SAO PAULO — A coronavirus vaccine developed by China’s Sinovac Biotech was just 50.4% effective at preventing symptomatic infections in a Brazilian trial, researchers said on Tuesday, barely enough for regulatory approval and well below the rate announced last week.
The latest results are a major disappointment for Brazil, as the Chinese vaccine is one of two that the federal government has lined up to begin immunization during the second wave of the world’s second-deadliest coronavirus disease 2019 (COVID-19) outbreak.
Several scientists and observers blasted the Butantan biomedical center for releasing partial data just days ago that generated unrealistic expectations. The confusion may add to skepticism in Brazil about the Chinese vaccine, which President Jair Bolsonaro has criticized, questioning its “origins.”
“We have a good vaccine. Not the best vaccine in the world. Not the ideal vaccine,” said microbiologist Natalia Pasternak, criticizing Butantan’s triumphant tone.
Last week, the Brazilian researchers had celebrated results showing 78% efficacy against “mild-to-severe” COVID-19 cases, a rate they later described as “clinical efficacy.”
They said nothing at the time about another group of “very mild” infections among those who received the vaccine that did not require clinical assistance.
Ricardo Palacios, medical director for clinical research at Butantan, said on Tuesday that the new lower efficacy finding included data on those “very mild” cases.
“We need better communicators,” said Gonzalo Vecina Neto, a professor of public health at the University of Sao Paulo and former head of Brazilian health regulator Anvisa.
Piecemeal disclosures about Chinese vaccine trials globally have raised concerns that they are not subject to the same public scrutiny as US and European alternatives.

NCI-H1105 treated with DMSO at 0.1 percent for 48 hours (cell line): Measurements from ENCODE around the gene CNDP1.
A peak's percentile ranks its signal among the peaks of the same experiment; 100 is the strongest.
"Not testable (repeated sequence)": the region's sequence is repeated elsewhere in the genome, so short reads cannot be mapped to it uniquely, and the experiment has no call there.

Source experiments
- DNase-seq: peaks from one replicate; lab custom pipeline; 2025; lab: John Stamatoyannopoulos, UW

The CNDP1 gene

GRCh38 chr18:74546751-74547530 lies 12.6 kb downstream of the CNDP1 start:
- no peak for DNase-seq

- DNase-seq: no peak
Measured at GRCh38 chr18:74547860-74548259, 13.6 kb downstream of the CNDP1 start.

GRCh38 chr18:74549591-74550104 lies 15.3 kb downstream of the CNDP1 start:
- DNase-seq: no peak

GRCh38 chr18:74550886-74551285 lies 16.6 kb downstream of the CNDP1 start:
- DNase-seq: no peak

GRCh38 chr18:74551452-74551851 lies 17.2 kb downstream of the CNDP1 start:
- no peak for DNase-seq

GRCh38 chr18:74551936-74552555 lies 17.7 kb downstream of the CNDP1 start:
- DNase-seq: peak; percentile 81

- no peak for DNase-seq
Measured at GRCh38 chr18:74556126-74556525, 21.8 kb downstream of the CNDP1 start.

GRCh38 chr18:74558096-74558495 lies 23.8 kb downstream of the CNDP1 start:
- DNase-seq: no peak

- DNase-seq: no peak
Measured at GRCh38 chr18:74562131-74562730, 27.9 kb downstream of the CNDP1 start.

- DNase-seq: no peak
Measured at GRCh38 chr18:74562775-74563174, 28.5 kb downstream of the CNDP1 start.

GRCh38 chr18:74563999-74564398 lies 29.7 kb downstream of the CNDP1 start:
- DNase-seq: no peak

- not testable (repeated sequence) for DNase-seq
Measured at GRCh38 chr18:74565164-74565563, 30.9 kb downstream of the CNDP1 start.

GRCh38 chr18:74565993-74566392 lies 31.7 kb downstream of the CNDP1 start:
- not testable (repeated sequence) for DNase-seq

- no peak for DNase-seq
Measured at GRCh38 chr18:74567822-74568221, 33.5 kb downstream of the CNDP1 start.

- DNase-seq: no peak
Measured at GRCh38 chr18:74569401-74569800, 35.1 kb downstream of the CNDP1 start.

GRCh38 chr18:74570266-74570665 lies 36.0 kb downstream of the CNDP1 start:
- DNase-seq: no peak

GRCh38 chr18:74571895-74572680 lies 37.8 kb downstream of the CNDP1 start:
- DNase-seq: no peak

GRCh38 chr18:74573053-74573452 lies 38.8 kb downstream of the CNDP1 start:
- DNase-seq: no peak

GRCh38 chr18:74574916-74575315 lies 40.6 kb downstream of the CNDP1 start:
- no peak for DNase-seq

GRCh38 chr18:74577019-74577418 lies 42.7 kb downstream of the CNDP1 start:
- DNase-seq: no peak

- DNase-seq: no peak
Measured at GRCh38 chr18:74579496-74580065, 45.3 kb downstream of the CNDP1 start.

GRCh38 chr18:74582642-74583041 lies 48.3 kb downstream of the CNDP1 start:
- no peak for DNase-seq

Mr. Palacios and officials in the Sao Paulo state government, which funds Butantan, emphasized the good news that none of the volunteers inoculated with CoronaVac had to be hospitalized with COVID-19 symptoms.
Public health experts said that alone will be a relief for Brazilian hospitals that are buckling under the strain of surging case loads. However, it will take longer to curb the pandemic with a vaccine that allows so many mild cases.
“It’s a vaccine that will start the process of overcoming the pandemic,” Ms. Pasternak said.
DELAYS AND DISAPPOINTMENT
Researchers at Butantan delayed announcement of their results three times, blaming a confidentiality clause in a contract with Sinovac.
In the meantime, Turkish researchers said last month that CoronaVac was 91.25% effective based on an interim analysis. Indonesia gave the vaccine emergency use approval on Monday based on interim data showing it is 65% effective.
Butantan officials said the design of the Brazilian study, focusing on frontline health workers during a severe outbreak in Brazil and including elderly volunteers, made it impossible to compare the results directly with other trials or vaccines.
Still, COVID-19 vaccines in use from Pfizer Inc. with partner BioNTech SE and Moderna Inc. proved to be about 95% effective in preventing illness in their pivotal late-state trials.
The disappointing CoronaVac data is the latest setback for vaccination efforts in Brazil, where more than 200,000 people have died since the outbreak began—the worst death toll outside the United States.
Brazil’s national immunization program currently relies on CoronaVac and the vaccine developed by Oxford University and AstraZeneca Plc—neither of which has received regulatory approval in Brazil.
Anvisa, which has stipulated an efficacy rate of at least 50% for vaccines in the pandemic, has already pressed Butantan for more details of its study, after it filed for emergency use authorization on Friday.
The regulator said it will meet on Sunday to decide on emergency use requests for CoronaVac and the British vaccine.
AstraZeneca failed to deliver active ingredients to Brazil over the weekend, leaving the government scrambling to import finished doses of the vaccine from India to begin inoculations. — Eduardo Simões/Reuters